coating on a support a composition containing a compound having an unsaturated bond polymerizable by irradiation with electron beams, an organic solvent for dissolving said compound, and a ferromagnetic powder,
irradiating the coated composition with electron beams in an atmosphere containing oxygen at a concentration of at least 10,000 ppm,
subjecting the surface of the coated composition to a smoothening treatment using a specular surface, and
irradiating the smoothened surface with electron beams in an atmosphere containing oxygen at a concentration of 3,000 ppm or less.
That is, in the process of this invention, smoothness of a magnetic layer surface provided by the smoothening treatment is surprisingly improved by first irradiating the magnetic layer with electron beams in an atmosphere containing oxygen at a concentration of at least 10,000 ppm, preferably 50,000 ppm or more. Further, excellent electromagnetic characteristics and good abrasion resistance are provided to the magnetic recording material by subsequent irradiation with electron beams under an atmosphere containing oxygen at a concentration of 3,000 ppm or less, preferably 1,000 ppm or less, and more preferably 500 ppm or less. It appears that these effects result from the phenomenon that a binder in the magnetic layer is not hardened at the surface and in the vicinity of the surface by irradiation with electron beams in an atmosphere having an oxygen content of 10,000 ppm or more and, therefore, the smoothness of the surface of the magnetic layer is improved by the subsequent smoothening treatment, and the binder present in surface part is hardened only when it is irradiated with electron beams in an atmosphere containing oxygen at a concentration of 3,000 ppm or less.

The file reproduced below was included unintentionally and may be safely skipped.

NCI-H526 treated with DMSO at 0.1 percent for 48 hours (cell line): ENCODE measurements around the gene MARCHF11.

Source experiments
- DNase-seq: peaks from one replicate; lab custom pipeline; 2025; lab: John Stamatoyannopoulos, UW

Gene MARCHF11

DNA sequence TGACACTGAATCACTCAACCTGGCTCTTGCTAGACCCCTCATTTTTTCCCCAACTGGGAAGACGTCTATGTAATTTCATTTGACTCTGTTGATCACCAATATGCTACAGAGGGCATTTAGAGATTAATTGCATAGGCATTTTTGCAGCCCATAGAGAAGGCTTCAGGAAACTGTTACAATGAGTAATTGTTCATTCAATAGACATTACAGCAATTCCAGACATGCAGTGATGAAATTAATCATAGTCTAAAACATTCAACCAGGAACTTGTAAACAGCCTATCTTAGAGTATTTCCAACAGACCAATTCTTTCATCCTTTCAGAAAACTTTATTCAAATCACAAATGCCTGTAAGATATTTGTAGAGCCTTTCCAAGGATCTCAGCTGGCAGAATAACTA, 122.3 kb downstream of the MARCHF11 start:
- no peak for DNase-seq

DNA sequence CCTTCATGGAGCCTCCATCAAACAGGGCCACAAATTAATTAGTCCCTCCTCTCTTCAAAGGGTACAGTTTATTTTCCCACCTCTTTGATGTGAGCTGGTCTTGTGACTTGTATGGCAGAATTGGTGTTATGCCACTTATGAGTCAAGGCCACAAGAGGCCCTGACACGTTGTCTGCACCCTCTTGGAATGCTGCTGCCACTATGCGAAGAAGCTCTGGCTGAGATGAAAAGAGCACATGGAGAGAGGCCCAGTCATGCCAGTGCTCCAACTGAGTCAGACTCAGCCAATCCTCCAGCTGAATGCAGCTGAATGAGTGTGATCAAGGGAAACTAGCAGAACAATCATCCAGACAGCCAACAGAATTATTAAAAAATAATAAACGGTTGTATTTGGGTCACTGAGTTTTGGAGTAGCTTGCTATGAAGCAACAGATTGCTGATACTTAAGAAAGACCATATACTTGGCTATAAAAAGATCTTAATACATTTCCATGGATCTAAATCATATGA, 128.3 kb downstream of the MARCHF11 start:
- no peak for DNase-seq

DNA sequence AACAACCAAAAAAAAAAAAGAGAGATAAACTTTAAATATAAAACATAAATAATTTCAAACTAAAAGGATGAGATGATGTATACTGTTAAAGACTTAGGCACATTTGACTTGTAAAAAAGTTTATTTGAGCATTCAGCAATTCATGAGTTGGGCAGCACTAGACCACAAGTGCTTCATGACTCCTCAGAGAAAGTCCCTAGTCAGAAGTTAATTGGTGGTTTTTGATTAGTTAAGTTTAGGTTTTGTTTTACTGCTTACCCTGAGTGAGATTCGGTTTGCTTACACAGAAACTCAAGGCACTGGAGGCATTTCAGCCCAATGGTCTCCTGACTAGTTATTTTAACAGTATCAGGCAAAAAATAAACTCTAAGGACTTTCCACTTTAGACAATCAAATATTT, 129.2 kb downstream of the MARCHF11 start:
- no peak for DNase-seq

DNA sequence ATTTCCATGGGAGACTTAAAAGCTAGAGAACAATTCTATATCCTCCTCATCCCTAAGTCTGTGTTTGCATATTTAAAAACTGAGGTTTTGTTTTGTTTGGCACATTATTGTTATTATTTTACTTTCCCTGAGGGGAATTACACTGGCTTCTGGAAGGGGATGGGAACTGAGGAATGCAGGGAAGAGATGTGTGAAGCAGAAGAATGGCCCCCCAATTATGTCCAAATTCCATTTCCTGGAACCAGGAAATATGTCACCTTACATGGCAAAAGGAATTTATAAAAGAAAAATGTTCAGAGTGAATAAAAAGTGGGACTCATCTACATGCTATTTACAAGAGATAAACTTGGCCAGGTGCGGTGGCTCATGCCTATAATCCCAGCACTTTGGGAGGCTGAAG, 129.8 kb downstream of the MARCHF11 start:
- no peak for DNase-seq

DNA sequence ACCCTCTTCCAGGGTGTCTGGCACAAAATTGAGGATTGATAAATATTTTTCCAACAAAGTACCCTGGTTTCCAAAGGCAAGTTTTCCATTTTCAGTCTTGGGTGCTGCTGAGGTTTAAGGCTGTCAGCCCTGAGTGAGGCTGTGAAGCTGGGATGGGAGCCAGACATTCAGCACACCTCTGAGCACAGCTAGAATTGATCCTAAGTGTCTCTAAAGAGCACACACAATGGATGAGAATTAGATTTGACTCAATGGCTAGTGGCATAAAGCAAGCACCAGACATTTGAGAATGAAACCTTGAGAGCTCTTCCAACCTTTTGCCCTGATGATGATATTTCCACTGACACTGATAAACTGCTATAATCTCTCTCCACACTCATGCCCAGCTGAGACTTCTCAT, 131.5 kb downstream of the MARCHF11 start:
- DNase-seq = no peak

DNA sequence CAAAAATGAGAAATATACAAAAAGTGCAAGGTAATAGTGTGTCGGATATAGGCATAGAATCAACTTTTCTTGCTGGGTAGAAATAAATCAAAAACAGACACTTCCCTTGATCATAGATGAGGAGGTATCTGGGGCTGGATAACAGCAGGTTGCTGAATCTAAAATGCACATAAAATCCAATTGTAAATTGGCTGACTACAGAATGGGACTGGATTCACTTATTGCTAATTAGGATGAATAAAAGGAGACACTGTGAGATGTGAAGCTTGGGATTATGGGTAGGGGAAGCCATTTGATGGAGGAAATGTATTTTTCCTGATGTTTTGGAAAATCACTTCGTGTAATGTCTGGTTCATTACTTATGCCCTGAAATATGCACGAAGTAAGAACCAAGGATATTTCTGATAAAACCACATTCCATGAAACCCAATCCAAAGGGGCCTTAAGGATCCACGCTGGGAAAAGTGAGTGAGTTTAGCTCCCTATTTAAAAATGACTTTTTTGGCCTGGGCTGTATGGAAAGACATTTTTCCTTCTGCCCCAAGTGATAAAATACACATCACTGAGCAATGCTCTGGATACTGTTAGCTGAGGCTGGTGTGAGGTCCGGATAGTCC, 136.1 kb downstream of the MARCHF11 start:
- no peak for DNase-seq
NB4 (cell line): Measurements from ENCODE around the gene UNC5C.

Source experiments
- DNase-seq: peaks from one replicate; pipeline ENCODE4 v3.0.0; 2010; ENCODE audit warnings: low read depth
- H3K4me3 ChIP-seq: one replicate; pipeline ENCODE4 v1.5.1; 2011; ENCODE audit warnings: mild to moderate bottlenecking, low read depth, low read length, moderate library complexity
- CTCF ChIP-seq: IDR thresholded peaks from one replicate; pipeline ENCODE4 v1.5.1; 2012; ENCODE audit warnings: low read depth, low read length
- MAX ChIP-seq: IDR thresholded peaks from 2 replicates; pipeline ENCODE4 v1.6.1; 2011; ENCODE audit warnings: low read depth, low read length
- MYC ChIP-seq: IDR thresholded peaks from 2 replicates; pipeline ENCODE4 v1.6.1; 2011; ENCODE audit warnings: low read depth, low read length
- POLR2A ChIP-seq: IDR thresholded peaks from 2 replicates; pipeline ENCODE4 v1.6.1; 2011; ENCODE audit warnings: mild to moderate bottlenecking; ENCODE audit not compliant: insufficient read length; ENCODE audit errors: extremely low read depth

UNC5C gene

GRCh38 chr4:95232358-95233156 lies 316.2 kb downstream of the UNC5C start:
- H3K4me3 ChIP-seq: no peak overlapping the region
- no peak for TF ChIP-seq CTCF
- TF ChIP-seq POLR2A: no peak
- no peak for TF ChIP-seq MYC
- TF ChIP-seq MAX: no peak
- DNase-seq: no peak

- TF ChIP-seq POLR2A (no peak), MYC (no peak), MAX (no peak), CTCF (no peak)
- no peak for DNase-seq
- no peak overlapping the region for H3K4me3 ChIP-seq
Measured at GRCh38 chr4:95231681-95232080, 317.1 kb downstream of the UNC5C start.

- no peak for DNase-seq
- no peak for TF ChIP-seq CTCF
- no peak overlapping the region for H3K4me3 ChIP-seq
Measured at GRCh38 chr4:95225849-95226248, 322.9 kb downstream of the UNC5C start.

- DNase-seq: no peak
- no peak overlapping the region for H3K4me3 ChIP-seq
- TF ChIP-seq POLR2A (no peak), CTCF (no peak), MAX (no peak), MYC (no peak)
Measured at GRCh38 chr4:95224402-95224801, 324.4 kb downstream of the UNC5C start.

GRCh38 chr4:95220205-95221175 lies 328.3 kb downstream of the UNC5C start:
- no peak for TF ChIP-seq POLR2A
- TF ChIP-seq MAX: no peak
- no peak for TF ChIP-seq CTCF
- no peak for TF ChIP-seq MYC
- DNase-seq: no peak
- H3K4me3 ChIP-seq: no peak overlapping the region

Examples of the compounds having unsaturated bonds polymerizable by irradiation with electron beams include those preferably having a plurality of vinyl or vinylidene carbon-carbon double bonds, more specifically compounds having acryloyl groups, acrylamido groups, allyl groups, vinyl ether groups, vinyl thioether groups, etc., and unsaturated polyesters.
Particularly preferred compounds are those having acryloyl groups or methacryloyl groups at both ends of their individual straight chain molecules, and they are cited in A. Vrancken, Fatipec Congress, 1119 (1972), U.S. Pat. No. 3,530,100, and British Pat. Nos. 1,234,684, 1,162,721, 1,162,722, 1,162,723 and 1,162,724. For example, such compounds are represented by the following structural formula: ##STR1## and the polyester skeleton of the above-illustrated compounds may be replaced by a polyurethane skeleton, an epoxy resin skeleton, a polyether skeleton, a polycarbonate skeleton or a combination of two or more of these skeletons. In addition, both ends of the above-illustrated compound may be methacryloyl group instead of acryloyl group. The molecular weight and the viscosity of these compounds are not critical in the present invention, but compounds having a viscosity of 1 to 1,000,000 cps at 50 preferably 2,000 to 15,000, can be preferably used.